Inevitably, just about any popular term that starts out as a relevant message or talking point becomes an overused buzzword. It loses meaning, becomes fodder for the content mill and is increasingly a point of ire and contention among those that simply don’t want their time wasted with unnecessary or unrelatable trends. If you follow business and management thought leadership, you might have recently come to the conclusion that company culture is another one of those trendy “been there, done that” topics. Well, we’re here to tell you–It is not. Company culture isn’t a buzzword or a trendy topic, rather it is the basis for any and everything you should be focusing on when developing and fostering growth in your company. And here’s why.
Company Culture Has Always Existed
You may only recall hearing “company culture” as a term recently, but that doesn’t mean it is new. Actually, the idea of a company having its own identity and culture dates back to the earliest of general management and business studies though it has gone by very different names. From the beginnings of standardization and factory and assembly line processes to inspiring entrepreneurial spirits at new tech startups, the importance of company culture and development has always reigned supreme. Even when the focus was actually on removing as much cultural deviation as possible (which is not a current best practice in case you were wondering).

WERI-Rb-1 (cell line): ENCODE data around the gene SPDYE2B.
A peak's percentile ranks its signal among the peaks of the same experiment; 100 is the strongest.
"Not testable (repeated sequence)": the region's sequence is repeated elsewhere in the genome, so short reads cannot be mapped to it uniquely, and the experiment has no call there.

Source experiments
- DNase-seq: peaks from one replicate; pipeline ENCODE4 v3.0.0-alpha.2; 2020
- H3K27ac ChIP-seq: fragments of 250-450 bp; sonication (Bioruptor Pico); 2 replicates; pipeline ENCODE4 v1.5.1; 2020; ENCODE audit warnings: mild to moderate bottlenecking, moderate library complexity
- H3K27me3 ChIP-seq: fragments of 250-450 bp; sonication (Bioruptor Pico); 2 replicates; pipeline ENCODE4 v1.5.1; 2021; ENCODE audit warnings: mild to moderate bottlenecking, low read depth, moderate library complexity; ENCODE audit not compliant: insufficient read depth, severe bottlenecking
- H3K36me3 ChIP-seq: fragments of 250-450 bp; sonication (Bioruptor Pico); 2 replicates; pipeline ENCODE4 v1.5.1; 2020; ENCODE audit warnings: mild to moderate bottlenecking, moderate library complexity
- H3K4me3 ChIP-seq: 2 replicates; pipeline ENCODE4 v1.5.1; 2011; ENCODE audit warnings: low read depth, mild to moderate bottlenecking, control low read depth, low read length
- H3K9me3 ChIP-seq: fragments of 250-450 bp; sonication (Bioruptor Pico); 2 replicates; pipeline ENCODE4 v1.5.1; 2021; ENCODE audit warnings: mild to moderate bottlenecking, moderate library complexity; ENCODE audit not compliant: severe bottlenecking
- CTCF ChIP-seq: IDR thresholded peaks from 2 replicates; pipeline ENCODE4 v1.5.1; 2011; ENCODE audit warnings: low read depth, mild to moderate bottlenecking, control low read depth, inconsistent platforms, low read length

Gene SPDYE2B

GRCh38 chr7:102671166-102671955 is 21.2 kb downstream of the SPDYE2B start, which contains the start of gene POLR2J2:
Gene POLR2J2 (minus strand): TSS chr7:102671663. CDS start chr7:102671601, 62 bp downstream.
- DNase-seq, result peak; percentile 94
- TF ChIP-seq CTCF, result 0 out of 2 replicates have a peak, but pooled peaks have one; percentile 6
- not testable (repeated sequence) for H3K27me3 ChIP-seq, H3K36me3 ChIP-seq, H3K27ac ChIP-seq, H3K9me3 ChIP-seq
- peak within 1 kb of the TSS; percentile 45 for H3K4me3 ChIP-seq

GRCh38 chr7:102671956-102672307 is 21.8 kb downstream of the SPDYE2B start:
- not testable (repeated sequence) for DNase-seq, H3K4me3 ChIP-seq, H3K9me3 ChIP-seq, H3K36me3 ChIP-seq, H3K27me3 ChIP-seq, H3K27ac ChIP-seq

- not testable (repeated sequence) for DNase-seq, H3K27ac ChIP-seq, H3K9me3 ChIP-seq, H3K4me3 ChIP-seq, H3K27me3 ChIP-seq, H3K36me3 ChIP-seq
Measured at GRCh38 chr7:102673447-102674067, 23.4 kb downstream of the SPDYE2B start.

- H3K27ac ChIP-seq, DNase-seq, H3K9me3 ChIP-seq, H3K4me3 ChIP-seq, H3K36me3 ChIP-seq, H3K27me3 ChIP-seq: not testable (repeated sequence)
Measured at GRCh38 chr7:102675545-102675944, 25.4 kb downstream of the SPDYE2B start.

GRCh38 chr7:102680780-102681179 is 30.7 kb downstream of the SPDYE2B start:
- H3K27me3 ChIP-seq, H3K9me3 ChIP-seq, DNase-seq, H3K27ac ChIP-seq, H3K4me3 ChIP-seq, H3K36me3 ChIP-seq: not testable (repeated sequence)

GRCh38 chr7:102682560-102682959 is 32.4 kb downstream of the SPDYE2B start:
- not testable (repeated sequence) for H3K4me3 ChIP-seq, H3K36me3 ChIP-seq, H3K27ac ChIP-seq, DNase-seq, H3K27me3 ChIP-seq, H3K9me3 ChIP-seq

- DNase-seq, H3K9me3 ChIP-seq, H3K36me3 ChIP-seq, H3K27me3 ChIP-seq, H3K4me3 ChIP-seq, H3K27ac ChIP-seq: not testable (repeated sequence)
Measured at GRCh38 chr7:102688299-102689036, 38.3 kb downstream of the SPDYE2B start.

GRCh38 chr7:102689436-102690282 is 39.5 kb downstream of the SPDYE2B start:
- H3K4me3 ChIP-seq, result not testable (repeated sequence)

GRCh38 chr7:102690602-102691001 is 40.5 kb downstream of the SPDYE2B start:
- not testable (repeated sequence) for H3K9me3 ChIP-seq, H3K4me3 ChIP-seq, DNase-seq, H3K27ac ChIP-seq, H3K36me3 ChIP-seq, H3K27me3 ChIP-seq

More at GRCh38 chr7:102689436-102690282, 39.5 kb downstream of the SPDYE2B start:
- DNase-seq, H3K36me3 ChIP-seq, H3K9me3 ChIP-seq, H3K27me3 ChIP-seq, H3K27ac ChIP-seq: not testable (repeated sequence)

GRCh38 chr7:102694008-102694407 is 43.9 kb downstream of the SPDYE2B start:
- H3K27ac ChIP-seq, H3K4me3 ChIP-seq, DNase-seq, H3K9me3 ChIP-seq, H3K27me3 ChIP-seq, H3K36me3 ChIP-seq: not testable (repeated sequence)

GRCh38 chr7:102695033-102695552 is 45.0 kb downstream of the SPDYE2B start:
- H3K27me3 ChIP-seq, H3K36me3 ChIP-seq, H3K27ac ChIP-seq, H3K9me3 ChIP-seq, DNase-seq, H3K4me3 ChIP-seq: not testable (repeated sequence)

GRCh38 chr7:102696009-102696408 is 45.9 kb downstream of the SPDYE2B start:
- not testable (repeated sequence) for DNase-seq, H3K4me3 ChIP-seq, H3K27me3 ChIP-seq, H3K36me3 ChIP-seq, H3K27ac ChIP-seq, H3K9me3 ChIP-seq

Company Culture Is Aspirational
A lot of buzzwords become technical features of a larger plan. Enter “Content is King” or “Buyer Personas” to note recent marketing buzzwords. They exists as tasks and elements of important long-term strategies. However, company culture is not one of these things. It may be a part of something larger (after all, what isn’t?) but is on its own is a largely aspirational and inspirational concept meant to be ongoing and its own, standalone project.
Company Culture Is A Living, Breathing Entity
Remember when you hired the last rockstar and made your choice based on “personality fit”? How about when you held your last team building activity and your CEO’s administrative assistant did a dead on impression of Jeffrey Tambor? All of these individual acts and actions constantly feed into the unique definition of your company’s culture. Every contribution, every evolution–they help define and continually evolving company culture as you and your company understand it. What you choose to incorporate into your activities, how you relay it to others and whom you share it with all factor into the end product. Except for there is no true end product–just company culture today as it exists based on what you and your team have contributed and helped shape.